“In this case, the pursuit of justice was a team effort, and The Arc was a leading player.  At every step of the way, from the circuit court to the Supreme Court, The Arc had Mr. Ortiz’s back, pitching in to draft a key amicus brief and fighting for his rights in support of our legal team. This is the right decision not only for Mr. Ortiz, but for the future of legal advocacy for people with intellectual and developmental disabilities,” said Amy Gershenfeld Donnella, attorney for Mr. Ortiz.

Read more about this case on The Arc’s blog.

The Arc advocates for and serves people with intellectual and developmental disabilities (I/DD), including Down syndrome, autism, Fetal Alcohol Spectrum Disorders, cerebral palsy and other diagnoses. The Arc has a network of over 650 chapters across the country promoting and protecting the human rights of people with I/DD and actively supporting their full inclusion and participation in the community throughout their lifetimes and without regard to diagnosis.

Justice For Abelardo Arboleda Ortiz In the Final Days of a Presidency

By Shira Wakschlag | Director, Legal Advocacy & Associate General Counsel for The Arc

“In this case, the pursuit of justice was a team effort, and The Arc was a leading player. At every step of the way, from the circuit court to the Supreme Court, The Arc had Mr. Ortiz’s back, pitching in to draft a key amicus brief and fighting for his rights in support of our legal team. This is a win for not only Mr. Ortiz, but for the future of legal advocacy for people with intellectual and developmental disabilities,” said Amy Gershenfeld Donnella, attorney for Mr. Ortiz.

The Arc is thrilled to announce that President Obama has commuted the sentence of Abelardo Arboleda Ortiz—an individual with intellectual disability—from death to life in prison without the possibility of parole.

The Arc has been involved in this case for years, having filed two amicus briefs in support of Mr. Ortiz, the first in 2010 in support of his appeal before the Eighth Circuit Court of Appeals and the second in 2015 in support of his petition for writ of certiorari (request for review of the lower court’s decision) before the United States Supreme Court. Most recently, in December 2016, The Arc submitted a clemency letter to President Obama requesting the commutation of Mr. Ortiz’s sentence.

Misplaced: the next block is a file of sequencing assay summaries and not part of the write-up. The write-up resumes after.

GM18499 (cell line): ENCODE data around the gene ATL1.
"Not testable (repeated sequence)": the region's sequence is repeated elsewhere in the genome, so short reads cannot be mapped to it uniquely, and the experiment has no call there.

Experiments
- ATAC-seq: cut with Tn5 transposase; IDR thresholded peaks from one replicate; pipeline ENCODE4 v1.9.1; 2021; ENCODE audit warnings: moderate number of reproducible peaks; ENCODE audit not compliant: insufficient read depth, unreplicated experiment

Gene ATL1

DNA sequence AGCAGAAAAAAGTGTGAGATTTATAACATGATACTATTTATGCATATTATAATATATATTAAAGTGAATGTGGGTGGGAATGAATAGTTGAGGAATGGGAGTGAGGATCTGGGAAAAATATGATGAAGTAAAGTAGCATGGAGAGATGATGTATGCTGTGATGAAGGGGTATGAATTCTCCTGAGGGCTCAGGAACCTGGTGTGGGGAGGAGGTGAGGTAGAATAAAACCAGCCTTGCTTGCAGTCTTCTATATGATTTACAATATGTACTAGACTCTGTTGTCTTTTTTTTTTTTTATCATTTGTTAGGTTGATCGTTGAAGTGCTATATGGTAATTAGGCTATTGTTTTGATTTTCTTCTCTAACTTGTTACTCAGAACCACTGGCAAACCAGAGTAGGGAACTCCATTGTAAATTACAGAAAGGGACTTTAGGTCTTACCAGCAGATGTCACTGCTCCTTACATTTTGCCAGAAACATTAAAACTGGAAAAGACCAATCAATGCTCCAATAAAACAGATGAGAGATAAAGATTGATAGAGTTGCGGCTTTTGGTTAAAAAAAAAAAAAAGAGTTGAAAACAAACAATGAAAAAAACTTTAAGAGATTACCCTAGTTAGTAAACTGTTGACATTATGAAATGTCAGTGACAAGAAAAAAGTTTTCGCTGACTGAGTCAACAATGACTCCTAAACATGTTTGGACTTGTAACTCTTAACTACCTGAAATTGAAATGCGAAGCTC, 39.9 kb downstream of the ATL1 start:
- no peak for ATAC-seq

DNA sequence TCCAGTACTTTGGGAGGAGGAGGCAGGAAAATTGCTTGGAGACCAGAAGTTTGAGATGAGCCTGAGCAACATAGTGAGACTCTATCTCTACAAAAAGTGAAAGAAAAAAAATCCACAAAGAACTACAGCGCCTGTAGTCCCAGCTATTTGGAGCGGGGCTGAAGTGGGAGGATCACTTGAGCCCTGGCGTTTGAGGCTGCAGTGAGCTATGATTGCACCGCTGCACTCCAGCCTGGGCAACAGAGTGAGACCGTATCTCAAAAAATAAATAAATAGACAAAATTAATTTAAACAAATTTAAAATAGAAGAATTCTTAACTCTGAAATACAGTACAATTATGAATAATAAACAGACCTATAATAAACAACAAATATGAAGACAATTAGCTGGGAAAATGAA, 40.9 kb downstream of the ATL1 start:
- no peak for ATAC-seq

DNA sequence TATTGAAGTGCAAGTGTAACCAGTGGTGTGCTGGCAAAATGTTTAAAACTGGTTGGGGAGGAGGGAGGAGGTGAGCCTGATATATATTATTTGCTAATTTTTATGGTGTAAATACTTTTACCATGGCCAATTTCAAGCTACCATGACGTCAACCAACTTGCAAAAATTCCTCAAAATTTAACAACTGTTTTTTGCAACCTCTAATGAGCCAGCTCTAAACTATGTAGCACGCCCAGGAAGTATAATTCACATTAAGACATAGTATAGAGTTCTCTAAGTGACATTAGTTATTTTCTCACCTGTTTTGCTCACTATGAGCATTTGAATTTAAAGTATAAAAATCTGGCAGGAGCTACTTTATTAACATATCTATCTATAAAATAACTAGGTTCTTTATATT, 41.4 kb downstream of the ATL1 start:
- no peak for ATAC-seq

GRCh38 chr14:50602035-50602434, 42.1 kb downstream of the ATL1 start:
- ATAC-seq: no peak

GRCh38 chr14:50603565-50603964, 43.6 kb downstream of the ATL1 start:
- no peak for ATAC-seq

In the brief before the U.S. Supreme Court, The Arc argued that:

In implementing this Court’s decisions in Atkins and Hall, both judges and clinicians must carefully evaluate whether a defendant satisfies the clinical definition of intellectual disability according to the consensus of the scientific community…In finding that Mr. Ortiz is not an individual with intellectual disability, the district court mistakenly relied on irrelevant testimony regarding Mr. Ortiz’s adaptive strengths rather than relevant testimony regarding his adaptive deficits, thereby rejecting the scientific community’s well-established guidelines governing intellectual disability. Broad acceptance of the district court’s mistaken reasoning would deprive individuals with intellectual disability of the protections and supports to which they are entitled under state and federal law and the U.S. Constitution.

This is a major victory in protecting the rights of individuals with intellectual disability in the criminal justice system and in fulfilling the promise of Hall v. Florida and Atkins v. Virginia. In Atkins, the U.S. Supreme Court recognized the special risk of wrongful execution faced by persons with intellectual disability and banned their execution as cruel and unusual punishment under the Eighth Amendment. In its more recent 2014 Hall decision, the Court reinforced its earlier decision that people with intellectual disability not be executed, requiring that consideration of evidence beyond IQ tests be taken into account when determining intellectual disability. While the Court’s prohibition of the execution of defendants with intellectual disability could not be clearer, many states continue to define intellectual disability in a manner that significantly deviates from clinical standards, resulting in inconsistent application of Hall and Atkins and a miscarriage of justice for many defendants.

The Arc has deep sympathy for the family and friends of the victim in this case, and we support appropriate punishment of all responsible parties. The Arc does not seek to eliminate punishment of Mr. Ortiz or others with disabilities, but rather, to ensure that justice is served and the rights of all parties are protected. The Arc is committed to seeking lawful outcomes for people with intellectual disability and will continue working to ensure that the U.S. Supreme Court rulings on this issue are abided by in jurisdictions across the country.

Learn more about The Arc’s legal advocacy work on behalf of people with intellectual and developmental disabilities.

The Arc on the ACA: “For People with Disabilities This is a Matter of Health, Independence, and So Much More”

Washington, DC –  As the U.S. Senate passed a budget resolution that begins the process of repealing the Affordable Care Act (ACA), The Arc released the following statement and background information on why the law is critical for people with intellectual and developmental disabilities (I/DD):